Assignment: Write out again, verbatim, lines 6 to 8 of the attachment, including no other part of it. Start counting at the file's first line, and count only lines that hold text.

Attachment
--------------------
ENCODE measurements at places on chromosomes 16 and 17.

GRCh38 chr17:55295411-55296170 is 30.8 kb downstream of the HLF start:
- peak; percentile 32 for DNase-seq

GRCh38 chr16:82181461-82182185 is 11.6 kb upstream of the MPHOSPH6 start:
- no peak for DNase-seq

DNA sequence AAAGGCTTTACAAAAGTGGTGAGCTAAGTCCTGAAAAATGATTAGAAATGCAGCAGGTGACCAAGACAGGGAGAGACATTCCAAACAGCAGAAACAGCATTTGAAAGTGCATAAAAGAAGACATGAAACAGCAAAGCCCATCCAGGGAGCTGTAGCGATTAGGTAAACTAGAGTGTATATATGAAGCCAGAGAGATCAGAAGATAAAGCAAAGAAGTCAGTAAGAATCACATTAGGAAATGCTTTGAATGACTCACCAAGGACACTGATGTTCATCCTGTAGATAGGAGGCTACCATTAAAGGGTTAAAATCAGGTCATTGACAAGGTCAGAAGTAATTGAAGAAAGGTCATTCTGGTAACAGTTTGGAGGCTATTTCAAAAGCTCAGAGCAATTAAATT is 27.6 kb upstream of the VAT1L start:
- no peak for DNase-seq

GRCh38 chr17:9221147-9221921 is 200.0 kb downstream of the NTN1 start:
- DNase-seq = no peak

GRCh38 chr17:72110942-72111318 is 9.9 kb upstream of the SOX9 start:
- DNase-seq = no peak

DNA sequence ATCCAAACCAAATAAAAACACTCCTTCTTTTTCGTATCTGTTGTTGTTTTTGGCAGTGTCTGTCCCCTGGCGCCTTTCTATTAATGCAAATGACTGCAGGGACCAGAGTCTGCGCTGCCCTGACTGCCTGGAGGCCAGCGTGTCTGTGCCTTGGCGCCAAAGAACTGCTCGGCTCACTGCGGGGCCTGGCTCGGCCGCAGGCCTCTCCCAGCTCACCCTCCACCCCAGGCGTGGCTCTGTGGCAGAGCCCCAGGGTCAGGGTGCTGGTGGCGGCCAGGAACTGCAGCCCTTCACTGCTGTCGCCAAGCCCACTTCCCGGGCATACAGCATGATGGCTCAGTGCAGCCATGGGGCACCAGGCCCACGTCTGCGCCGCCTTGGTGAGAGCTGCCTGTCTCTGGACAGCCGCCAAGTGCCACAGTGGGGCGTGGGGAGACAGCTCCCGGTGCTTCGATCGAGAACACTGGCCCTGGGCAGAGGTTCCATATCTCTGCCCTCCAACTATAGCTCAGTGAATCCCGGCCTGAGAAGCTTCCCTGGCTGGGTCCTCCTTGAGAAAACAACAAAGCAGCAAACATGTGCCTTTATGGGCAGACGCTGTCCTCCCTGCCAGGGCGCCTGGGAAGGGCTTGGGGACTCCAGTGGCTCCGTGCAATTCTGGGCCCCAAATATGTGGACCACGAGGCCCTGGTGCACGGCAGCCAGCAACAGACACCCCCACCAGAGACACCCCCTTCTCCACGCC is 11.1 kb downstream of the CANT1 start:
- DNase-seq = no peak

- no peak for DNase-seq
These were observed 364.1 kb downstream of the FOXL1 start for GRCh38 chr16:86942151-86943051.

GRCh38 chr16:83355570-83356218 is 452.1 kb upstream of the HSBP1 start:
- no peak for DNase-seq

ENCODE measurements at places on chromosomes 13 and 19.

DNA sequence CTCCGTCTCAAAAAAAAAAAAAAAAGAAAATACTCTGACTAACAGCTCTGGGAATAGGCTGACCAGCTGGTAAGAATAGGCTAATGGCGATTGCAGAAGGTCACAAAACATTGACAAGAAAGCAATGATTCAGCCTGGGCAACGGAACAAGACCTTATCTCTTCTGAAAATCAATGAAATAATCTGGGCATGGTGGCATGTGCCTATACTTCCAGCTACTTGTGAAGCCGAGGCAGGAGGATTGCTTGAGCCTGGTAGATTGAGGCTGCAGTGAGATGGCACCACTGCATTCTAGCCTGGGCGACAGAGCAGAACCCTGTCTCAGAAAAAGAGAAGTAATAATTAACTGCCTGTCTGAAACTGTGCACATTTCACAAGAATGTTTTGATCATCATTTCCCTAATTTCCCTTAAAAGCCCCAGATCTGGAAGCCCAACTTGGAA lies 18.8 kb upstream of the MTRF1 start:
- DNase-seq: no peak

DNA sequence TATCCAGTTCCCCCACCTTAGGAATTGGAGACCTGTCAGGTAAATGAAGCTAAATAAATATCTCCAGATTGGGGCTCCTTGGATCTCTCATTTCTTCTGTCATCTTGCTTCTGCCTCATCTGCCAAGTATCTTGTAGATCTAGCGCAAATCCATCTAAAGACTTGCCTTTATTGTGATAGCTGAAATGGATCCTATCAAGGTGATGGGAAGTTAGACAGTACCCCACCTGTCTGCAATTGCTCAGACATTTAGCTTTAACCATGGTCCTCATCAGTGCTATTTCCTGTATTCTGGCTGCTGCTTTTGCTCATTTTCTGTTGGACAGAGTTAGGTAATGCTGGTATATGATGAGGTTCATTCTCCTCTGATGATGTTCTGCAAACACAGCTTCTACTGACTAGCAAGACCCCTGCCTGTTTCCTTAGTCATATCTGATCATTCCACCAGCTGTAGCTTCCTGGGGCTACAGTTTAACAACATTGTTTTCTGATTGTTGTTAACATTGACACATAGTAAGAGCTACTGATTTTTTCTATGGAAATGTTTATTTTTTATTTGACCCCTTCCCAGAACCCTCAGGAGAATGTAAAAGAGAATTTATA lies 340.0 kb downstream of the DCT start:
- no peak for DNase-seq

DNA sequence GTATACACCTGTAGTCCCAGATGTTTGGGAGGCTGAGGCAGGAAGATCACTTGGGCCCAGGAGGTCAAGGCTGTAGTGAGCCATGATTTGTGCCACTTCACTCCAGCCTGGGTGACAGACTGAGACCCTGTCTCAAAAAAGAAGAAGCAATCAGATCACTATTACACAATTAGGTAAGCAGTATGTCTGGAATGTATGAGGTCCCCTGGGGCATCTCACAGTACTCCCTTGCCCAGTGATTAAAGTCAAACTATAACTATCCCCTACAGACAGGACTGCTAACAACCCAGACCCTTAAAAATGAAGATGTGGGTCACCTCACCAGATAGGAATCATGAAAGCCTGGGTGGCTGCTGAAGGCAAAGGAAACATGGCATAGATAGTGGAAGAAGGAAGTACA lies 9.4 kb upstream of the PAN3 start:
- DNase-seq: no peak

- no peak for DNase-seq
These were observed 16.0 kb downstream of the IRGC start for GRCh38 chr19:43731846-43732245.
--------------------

DNA sequence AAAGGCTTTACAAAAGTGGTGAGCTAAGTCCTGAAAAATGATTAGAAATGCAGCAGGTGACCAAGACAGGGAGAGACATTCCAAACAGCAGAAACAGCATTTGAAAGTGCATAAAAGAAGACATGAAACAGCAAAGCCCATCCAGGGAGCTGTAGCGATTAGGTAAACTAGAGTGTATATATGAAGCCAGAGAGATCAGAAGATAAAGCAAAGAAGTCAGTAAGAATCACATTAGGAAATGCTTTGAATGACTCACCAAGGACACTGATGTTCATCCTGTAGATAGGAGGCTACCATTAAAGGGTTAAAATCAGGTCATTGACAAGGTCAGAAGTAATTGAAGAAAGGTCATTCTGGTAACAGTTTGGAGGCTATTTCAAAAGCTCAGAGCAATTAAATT is 27.6 kb upstream of the VAT1L start:
- no peak for DNase-seq

GRCh38 chr17:9221147-9221921 is 200.0 kb downstream of the NTN1 start: